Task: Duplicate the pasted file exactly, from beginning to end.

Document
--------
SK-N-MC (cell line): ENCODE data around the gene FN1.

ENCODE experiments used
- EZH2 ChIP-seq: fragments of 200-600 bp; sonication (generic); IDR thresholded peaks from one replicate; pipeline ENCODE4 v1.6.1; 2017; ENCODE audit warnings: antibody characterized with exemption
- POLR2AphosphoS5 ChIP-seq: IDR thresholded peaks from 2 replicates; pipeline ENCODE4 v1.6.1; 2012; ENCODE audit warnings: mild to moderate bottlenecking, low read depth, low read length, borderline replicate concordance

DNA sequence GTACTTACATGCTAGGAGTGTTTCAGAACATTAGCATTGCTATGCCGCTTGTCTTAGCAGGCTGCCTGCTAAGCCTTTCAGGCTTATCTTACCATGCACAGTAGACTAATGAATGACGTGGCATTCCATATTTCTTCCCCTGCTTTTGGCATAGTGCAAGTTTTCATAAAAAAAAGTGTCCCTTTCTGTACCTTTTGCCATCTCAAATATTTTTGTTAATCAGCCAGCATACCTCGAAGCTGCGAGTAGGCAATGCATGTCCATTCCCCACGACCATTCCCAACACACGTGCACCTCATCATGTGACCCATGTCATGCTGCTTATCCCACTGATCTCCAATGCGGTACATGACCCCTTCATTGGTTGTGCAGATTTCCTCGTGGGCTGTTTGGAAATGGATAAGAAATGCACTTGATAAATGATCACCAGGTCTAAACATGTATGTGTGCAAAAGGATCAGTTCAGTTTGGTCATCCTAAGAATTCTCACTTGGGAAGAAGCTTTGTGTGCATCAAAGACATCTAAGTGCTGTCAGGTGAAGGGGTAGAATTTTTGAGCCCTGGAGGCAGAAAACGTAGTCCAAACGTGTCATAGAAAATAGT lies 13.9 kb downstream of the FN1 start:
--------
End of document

SK-N-MC (cell line): ENCODE data around the gene FN1.

ENCODE experiments used
- EZH2 ChIP-seq: fragments of 200-600 bp; sonication (generic); IDR thresholded peaks from one replicate; pipeline ENCODE4 v1.6.1; 2017; ENCODE audit warnings: antibody characterized with exemption
- POLR2AphosphoS5 ChIP-seq: IDR thresholded peaks from 2 replicates; pipeline ENCODE4 v1.6.1; 2012; ENCODE audit warnings: mild to moderate bottlenecking, low read depth, low read length, borderline replicate concordance

DNA sequence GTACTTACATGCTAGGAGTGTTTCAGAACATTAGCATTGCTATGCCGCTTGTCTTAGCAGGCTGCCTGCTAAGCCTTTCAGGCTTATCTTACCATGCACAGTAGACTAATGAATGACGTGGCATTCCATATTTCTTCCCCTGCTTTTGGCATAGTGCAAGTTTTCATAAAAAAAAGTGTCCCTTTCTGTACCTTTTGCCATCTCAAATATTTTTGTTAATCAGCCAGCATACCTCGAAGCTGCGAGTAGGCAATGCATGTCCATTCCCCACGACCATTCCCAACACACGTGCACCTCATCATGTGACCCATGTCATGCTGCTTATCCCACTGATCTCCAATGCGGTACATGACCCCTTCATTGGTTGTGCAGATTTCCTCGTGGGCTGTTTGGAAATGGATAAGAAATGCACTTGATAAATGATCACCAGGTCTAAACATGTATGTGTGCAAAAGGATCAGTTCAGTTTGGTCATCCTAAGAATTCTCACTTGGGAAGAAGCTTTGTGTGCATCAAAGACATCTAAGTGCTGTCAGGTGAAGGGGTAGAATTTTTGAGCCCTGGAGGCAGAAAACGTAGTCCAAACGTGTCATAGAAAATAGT lies 13.9 kb downstream of the FN1 start: